Small Business Personnel Practices
McEvoy, Glenn M., Journal of Small Business Management
SMALL BUSINESS PERSONNEL PRACTICES
A growing interest in small business personnel management is shared by personnel specialists and members of the small business community, as demonstrated by a number of recent articles in professional publications, some of which--like this journal--have devoted entire issues to the topic. In part, this interest may stem from employee concern for "quality of work life" and increasing legal constraints and directives from various government agencies. However, a more significant impetus for this surge of interest may be a concern for the part that personnel practices may play in small business success or failure.
Startling statistics on small business failures have appeared regularly in the popular press. Surveys investigating the reasons for these failures have often placed personnel-related problems at or near the top of the list. A recent survey of small businesses in rural Texas, for example, found that personnel problems were by far the most frequently cited (44 percent of respondents). A 1970 survey conducted by Dun and Bradstreet similarly indicated that most of the business problems frequently cited by small business managers were personnel-related; furterhmore, 64 percent of these practitioners named personnel as the most serious business problem, when presented with an unranked list of eleven important business problems. Finally, a recent Roper Organization poll revealed that the most difficult problem for small busineses was "finding competent workers, then motivating them to perform."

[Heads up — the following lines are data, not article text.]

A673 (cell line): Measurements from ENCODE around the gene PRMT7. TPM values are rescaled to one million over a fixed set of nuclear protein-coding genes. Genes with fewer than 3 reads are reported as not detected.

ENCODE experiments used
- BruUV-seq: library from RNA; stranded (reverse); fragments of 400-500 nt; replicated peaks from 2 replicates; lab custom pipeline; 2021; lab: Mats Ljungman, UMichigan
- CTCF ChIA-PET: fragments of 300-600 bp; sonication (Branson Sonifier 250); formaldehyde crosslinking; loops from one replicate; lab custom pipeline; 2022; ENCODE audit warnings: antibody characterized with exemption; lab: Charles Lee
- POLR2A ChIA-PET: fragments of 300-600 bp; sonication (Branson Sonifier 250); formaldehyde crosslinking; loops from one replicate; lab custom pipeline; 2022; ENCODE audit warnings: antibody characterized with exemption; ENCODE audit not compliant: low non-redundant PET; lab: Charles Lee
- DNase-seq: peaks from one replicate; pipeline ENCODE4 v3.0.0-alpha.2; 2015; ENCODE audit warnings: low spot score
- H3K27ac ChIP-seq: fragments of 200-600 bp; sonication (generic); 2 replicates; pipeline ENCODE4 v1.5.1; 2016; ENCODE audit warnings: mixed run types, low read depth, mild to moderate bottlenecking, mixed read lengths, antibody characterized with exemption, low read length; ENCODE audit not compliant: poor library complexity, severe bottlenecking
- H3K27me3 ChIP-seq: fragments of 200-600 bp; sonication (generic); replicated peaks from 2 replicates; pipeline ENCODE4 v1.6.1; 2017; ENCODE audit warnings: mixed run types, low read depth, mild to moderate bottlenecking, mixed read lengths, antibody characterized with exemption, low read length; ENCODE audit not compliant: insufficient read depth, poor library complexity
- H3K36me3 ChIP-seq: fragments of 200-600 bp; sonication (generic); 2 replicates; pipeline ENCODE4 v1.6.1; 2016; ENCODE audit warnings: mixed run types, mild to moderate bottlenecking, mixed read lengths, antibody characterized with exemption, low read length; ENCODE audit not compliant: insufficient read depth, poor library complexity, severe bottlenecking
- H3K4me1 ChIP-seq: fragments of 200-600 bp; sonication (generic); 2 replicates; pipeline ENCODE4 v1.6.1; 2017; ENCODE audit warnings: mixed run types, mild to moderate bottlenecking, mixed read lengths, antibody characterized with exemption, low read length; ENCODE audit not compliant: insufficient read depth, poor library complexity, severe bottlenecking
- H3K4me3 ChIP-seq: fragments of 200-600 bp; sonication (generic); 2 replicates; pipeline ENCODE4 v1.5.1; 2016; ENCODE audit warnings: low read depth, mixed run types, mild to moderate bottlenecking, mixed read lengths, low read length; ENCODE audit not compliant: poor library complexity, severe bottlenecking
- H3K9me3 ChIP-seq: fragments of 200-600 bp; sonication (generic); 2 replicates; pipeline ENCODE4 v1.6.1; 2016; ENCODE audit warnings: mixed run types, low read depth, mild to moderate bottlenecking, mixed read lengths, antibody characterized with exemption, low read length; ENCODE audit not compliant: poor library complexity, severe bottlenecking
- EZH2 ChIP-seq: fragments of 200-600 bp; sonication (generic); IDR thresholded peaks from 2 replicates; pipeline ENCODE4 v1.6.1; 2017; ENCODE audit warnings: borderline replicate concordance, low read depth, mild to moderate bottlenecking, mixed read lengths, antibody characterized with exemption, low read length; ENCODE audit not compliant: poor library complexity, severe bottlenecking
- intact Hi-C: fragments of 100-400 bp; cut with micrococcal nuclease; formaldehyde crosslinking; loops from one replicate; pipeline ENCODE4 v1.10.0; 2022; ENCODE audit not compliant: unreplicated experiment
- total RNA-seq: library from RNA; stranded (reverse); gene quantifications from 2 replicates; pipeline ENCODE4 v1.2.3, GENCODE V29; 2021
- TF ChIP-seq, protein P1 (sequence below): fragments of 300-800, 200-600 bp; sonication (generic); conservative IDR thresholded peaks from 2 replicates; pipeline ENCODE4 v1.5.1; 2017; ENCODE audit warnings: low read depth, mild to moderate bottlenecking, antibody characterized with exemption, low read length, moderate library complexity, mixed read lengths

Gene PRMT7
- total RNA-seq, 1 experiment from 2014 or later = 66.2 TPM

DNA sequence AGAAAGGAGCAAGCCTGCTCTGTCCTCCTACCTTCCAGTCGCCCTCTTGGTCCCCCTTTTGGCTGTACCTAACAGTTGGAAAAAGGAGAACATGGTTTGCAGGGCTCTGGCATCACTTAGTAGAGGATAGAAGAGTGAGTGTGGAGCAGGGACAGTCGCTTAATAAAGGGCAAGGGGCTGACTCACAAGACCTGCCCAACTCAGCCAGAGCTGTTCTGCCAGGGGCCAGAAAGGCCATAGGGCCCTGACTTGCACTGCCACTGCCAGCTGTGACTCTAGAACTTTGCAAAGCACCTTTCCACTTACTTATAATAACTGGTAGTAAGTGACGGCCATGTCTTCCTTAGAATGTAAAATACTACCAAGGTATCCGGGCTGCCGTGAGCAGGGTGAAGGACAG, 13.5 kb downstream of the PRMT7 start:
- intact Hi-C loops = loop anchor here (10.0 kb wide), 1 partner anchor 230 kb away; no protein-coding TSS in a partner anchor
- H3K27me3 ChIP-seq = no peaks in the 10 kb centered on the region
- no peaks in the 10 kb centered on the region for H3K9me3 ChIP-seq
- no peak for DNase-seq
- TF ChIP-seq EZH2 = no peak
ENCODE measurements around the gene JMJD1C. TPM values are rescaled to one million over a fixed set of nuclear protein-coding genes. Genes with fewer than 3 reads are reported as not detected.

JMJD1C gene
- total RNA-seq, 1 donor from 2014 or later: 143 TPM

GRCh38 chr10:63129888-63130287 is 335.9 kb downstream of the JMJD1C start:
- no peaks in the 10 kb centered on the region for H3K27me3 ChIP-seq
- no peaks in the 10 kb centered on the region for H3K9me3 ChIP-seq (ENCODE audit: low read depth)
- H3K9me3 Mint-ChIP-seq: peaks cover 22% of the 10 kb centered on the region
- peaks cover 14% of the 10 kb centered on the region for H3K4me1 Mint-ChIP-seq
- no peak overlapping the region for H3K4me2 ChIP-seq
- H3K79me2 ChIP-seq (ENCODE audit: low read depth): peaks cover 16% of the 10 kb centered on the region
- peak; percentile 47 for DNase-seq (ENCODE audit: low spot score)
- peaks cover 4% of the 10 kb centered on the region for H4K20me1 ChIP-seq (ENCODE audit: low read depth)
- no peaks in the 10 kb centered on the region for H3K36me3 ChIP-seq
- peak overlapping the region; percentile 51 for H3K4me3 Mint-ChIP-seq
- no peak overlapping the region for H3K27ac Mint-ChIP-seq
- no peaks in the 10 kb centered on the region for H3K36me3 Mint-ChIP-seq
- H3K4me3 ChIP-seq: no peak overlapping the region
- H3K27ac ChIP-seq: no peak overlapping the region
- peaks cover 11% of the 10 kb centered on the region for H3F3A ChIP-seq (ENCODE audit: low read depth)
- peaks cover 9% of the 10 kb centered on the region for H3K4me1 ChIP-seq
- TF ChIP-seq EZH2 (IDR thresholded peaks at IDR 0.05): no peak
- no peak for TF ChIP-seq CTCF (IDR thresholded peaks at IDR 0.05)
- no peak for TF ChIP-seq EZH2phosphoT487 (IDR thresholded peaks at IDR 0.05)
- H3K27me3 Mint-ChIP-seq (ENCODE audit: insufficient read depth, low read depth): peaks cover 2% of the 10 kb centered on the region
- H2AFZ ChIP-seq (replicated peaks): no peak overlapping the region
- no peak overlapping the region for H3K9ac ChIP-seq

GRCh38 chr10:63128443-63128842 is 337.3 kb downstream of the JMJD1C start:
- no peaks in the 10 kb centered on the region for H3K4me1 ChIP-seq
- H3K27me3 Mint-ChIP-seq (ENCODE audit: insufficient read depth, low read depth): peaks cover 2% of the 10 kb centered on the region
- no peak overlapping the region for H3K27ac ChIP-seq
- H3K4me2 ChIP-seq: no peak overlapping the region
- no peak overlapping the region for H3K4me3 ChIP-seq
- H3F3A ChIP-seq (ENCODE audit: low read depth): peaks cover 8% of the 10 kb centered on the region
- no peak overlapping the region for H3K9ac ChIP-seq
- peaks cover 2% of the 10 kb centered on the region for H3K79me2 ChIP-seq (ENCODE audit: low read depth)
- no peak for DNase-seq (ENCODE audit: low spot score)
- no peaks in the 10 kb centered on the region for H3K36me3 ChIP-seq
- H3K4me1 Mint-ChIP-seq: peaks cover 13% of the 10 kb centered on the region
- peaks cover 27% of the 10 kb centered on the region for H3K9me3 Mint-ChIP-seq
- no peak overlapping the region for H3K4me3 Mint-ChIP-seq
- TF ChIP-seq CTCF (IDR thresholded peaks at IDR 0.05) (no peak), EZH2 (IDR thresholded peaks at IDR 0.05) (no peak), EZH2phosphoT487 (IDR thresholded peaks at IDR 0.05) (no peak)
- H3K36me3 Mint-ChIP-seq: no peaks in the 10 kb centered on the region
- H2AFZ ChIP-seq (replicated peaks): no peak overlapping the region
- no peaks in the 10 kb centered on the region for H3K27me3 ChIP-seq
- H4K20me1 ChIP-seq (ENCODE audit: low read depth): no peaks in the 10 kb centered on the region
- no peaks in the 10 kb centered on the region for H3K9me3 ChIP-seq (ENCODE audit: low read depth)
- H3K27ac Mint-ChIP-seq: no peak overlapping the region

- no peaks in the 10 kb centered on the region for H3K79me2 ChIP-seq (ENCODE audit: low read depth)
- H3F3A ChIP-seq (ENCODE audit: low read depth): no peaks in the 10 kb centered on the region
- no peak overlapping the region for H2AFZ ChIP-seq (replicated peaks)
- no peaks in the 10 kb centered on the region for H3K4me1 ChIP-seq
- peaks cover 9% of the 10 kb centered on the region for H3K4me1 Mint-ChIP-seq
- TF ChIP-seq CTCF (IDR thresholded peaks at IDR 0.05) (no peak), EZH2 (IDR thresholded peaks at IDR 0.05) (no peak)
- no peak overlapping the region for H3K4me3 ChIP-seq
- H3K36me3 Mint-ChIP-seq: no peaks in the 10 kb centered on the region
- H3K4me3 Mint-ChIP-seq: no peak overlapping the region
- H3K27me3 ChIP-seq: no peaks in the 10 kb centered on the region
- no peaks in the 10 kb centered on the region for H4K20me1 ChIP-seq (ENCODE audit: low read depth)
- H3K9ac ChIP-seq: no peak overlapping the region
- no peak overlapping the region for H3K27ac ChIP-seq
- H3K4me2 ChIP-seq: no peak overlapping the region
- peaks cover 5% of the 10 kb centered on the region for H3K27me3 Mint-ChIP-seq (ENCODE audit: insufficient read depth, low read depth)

There is little doubt, therefore, that the effective management of human resources is a key to succesful small business management. Most articles written on this topic give advice on how to improve personnel practices without first documenting the need for improvement. One exception is a previous study by the author. The research reported here extends the earlier study and focuses on identification of aspects of small business personnel practice which could be improved.
The sample for this study consisted of 84 of the 258 small businesses (between 25 and 250 employees) located within three zip code districts near a major Midwest metropolitan area. The sampling procedure involved both random (one zip code) and convenience (two zip codes) sampling. Since analysis did not reveal any major differences in business types or responses from the two sampling procedures, the results are reported here for the sample as a whole.
Thirty-four percent of the participating firms had between 101 and 250 employees; 66 percent employed 25 to 100. Within the selected zip codes, 15 percent of the business population employed 101 to 250 employees, and 85 percent employed 25 to 100, indicating a tendency for "larger" small firms to be more willing to participate in the survey. The average number of employees in the participant firms was seventy-eight. One-fourth of the businesses were unionized. Two-thirds of the participating firms were either in retail, construction, or manufacturing, with minor representation from wholesale, restaurant, financial, automobile, and other sectors.
Data were gathered by by means of a thirty-six item questionnaire that was filled out by an interviewer during a thirty minute interview with the person responsible for personnel management at each firm. Interviews were conducted by students from a personnel management class, in partial fulfillment of course requirements. Interviewers were instructed to ask for a business card from the respondent and/or a sample application blank from the firm to return with the completed survey form. Interviewers also asked the respondents if they would be interested in receiving a copy of the survey findings. Seventy-three percent requested, and were sent these findings.
RESULTS AND RECOMMENDATIONS
The results of this survey are organized under headings pertaining to various aspects of human resource management. …